Pittville Park scheme
Pittville Park is the largest ornamental park in Cheltenham and features the magnificent Pump Room and lakes. This park is given a grade 2 listing under the English Heritage register of historic parks and gardens, with the Pump Room as a grade 1 historic building.
Pittville Park won its first Green Flag Award and Green Heritage Accreditation in 2016 and still flies the flag today. The Pittville Park scheme will help to retain this accreditation. The proposal is to desilt sections of the lakes, improve marginal vegetation and stabilise eroding banks. This will improve habitats, water quality and the environment of the lake.
Pittville Park lake desilting and habitat improvements
We continue to improve and maintain the park for the benefit of park users and the environment.
European Union Regional Development Funding to desilt some areas of Pittville Park lakes and undertake habitat improvements.
The proposed work will:
- reduce flooding downstream
- reduce bank erosion
- improve water quality
- improve wildfowl habitats
- improve aquatic habitats
Work is being carried out between January and March 2021.
Pittville Park meadow proposal
This proposal has come about from previous comments and suggestions from the local community and the council’s corporate plan and commitment to climate change.
The green space department would like your feedback on the position of the meadow areas and any other comments. Consider how you use the space for events, playing, travel through and/or around the space.
Have a look at these maps to see the proposals.
Please send feedback to email@example.com by 7 September 2020.
The proposal is to:
- Alter the cutting regime to reduce the fertility of the soil and improve the floriferous diversity of the existing perennial meadows. Only half of these areas will be cut at any one time to retain some meadow for winter feed and habitat.
- Rotavate and sow a native perennial meadow seed mix in 3.5m wide swathes across different areas of the park.
- Change the maintenance regime of the annual meadows so that they don’t have to be re-seeded each year.
- Prepare the areas without using weed killer (glyphosate)
- The arisings collected will be used to create a small compost habitat on site, or taken off site for cattle feed or further composting.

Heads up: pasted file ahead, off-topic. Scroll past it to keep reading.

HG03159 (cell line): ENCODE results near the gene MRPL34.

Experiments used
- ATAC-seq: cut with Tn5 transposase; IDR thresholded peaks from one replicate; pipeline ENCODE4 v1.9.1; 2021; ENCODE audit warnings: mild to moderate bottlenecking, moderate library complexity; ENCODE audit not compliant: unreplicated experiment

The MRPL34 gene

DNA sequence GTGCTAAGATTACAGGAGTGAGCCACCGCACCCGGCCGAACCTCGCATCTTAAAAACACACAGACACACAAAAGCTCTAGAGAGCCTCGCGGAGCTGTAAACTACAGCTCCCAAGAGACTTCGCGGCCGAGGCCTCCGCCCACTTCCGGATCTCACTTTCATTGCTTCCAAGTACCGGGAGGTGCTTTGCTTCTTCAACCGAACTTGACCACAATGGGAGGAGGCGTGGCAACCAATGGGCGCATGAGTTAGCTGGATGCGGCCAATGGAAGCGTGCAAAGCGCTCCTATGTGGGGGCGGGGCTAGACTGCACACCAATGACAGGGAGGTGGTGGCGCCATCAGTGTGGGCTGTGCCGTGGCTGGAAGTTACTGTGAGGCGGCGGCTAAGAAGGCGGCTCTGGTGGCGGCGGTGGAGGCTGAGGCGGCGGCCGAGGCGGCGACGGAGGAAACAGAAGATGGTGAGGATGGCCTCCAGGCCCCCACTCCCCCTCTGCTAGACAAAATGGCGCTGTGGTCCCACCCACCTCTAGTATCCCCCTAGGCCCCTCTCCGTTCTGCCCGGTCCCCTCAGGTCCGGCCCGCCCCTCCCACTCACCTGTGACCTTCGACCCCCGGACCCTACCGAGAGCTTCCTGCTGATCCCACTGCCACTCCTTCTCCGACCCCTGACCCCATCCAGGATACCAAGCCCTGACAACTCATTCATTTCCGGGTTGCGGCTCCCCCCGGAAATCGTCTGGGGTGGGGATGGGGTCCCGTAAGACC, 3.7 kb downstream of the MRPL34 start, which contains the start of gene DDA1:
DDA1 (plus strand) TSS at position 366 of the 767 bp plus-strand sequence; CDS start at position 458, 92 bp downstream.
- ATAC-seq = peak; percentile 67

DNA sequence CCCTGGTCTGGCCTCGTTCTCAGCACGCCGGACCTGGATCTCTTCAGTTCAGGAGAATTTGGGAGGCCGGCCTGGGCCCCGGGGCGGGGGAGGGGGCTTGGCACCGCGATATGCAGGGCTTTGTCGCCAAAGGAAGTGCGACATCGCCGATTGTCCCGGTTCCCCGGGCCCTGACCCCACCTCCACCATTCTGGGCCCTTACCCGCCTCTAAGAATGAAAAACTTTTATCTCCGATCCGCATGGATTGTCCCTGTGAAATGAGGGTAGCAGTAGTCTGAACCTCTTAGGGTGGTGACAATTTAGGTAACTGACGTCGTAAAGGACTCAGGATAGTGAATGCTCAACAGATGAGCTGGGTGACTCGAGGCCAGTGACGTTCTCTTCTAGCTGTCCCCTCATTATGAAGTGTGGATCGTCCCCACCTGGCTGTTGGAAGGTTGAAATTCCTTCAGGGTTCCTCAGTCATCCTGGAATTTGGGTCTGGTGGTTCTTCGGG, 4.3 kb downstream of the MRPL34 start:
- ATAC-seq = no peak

In developing this proposal we have considered all the cycling and running routes, pitch and putt, football, walking desire lines and other uses of the space.
The benefits of the proposal
- Wildflower meadows naturally produce a biodiverse habitat, supporting birds, mammals, bees, butterflies and other invertebrate species
- Improves the connectivity between habitats
- The proposal will create an attractive natural wildflower meadow display - see images above
- Helps to promote physical and mental well-being of the users of the space
- Dogs tend not to like fouling in long grass
- The majority of litter will be caught around the perimeter where it can be collected easily
- Wildflower meadows require less mowing, reducing use of fossil fuels and greenhouse gas emissions
- Can reduce flash flooding by retaining and releasing water more slowly than regularly mown grass
- Reduces soil erosion
Meadow creation and maintenance awareness
- The new areas will be rotavated and seeded in October leaving them as bare earth (muddy). The seed will quickly start germinating through the winter and into spring when it will start greening up. It will then flower into the summer. In the first year this may be slightly patchy while the mix establishes.
- The meadow will be hay cut in July/Sept to promote good growth year on year. Some areas will be cut and collected in the spring. Some flowers will still be in bloom when the meadow is cut. If it is not cut at this time, the dominant weeds and grasses will start overtaking. After the meadow has been cut, the area will be hay colour (yellow/brown) for a short while.
- The plants will still be growing in September so the meadow areas will green up again before winter. In early spring, the areas will be grass cut to remove the first flush of grass. This is to give the meadow flowers a chance to dominate over the stronger grasses or plants. Year 2 will see a more diverse display of flowers than Year 1. The ongoing monitoring and maintenance of these areas will help this to continue. It will take longer to establish the meadows because we are not using weed killer to prepare the site.
- We hope to use the seed from these meadows to support the creation of more meadows elsewhere in Cheltenham in the future.